Every year for the Labor Day issue this reporter acknowledges the joy I have for being a journalist. I love my job. With a relentlessly positive attitude I interview VIPs, celebrities, and otherwise normal people to share their stories.
But I’ve put my writing on hold for the past couple of months while my husband Frank has been in the VA hospital. That is a more important job right now, to try to give him a happy day every day. After all, it was Frank (former editor of The Hollywood Reporter) who encouraged me to be a writer after we got married, and brought a profound sense of fulfillment to my creative spirit.
As a journalist, in addition to meeting interesting individuals from all walks of life at events and shows around town all year long, I am lucky to have the opportunity to chat with a variety of creative and famous individuals during the Television Critics Association’s press tours twice a year. I’ve been doing that for more than 30 years and I am still excited about asking questions that spark great replies.
Sometimes during the panel interviews special moments happen that turn into a real connection with an important issue. That happened during the PBS session for Ken Burns, who was there to talk about the upcoming broadcast of The Vietnam War. It’s a new, 10-part, 18-hour documentary film series, directed by Ken Burns and Lynn Novick, starting Sunday, September 17 on PBS. But I connected with Ken when I asked him to talk about the importance of funding Public Broadcasting.
Paula Kerger, PBS President and CEO, has called vital federal funding for the network “a dynamic situation, and the outcome is uncertain. …We were not included in the administration’s budget…For roughly $1.35 per citizen per year, we present content that cannot be found anywhere else on television, including in-depth journalism, arts and culture and programs that help viewers better understand the natural world around them.”
With PBS as the steadfast home base of his films for more than 30 years, Burns has explored the Civil War, World War II, baseball, jazz, prohibition, the West, National Parks, the Roosevelts and more. Those documentaries have educated and enlightened audiences.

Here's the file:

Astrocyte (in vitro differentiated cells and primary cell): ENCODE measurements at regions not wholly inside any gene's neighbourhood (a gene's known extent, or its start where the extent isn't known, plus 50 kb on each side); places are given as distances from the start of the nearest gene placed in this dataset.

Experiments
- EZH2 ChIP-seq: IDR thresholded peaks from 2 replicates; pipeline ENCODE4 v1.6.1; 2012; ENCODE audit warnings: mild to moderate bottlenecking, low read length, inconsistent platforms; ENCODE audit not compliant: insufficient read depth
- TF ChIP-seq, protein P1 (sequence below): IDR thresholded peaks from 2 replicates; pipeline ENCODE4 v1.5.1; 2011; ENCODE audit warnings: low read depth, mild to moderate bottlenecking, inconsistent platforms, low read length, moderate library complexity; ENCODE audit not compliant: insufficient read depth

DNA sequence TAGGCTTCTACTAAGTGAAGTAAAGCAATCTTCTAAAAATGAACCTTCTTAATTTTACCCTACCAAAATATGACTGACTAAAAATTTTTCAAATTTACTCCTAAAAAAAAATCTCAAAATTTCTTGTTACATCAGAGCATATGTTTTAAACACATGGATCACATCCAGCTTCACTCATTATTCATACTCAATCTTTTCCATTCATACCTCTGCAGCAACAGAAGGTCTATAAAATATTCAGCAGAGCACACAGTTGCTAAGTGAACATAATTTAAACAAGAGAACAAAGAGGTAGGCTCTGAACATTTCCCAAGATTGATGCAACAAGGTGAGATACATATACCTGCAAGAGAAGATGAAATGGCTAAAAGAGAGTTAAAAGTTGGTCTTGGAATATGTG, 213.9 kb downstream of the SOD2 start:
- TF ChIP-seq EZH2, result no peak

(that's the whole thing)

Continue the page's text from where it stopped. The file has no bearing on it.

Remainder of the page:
Ken Burns was the perfect person to ask about fighting for PBS funding, and there was fervent passion in his voice when he said, “I have testified many times on behalf of the National Endowment for the Arts, but also the National Endowment for the Humanities. They go together, and particularly for all of us in public broadcasting, the Corporation for Public Broadcasting that provides a significantly greater percentage of the money per budget on average than the endowments. The National Endowment for the Humanities, for example, was responsible for a third of the budget for the Civil War series. I’ve testified on the Senate and House side many times…appropriations or authorization for all of those entities. And I think they’re hugely important right now. Having a free press and an independent press, having free history, an independent history, is incredibly important, particularly as we begin to feel the sort of quicksand of those who are willing to manipulate the truth and have alternative or false facts and things like that.”
Burns continued, “I remember testifying in front of John McCain’s subcommittee on the Senate side in the mid-1990s, which initiated my friendship with him. And he plays an important part in this film (The Vietnam War) and has played, recently, a hugely important part in the history of our republic. I don’t think there’s an American out there that doesn’t wish him the best.”
“Now we’re trying so hard as a network to reach out to all Americans with a brand that they can feel comfortable with. While we can count on the marketplace to do lots of things in our lives, and it’s a wonderful, positive element in our lives, the marketplace doesn’t come to your house at 3am when it’s on fire. The marketplace does not have boots on the ground in Afghanistan at this moment. And while I wouldn’t ever suggest that public broadcasting has anything to do with the defense of the country, I think with every fiber of my being that it makes our country worth defending by what it has added to our national conversation.”
After the interview session Burns took the time to wish my husband well and thanked him for his service as a World War II vet.
I personally want to thank Ken for his service as America’s storyteller.
Margie Barron is a member of the Television Critics Association and has written for a variety of top publications for more than 35 years, and is half of the husband and wife writing team of Margie and Frank Barron.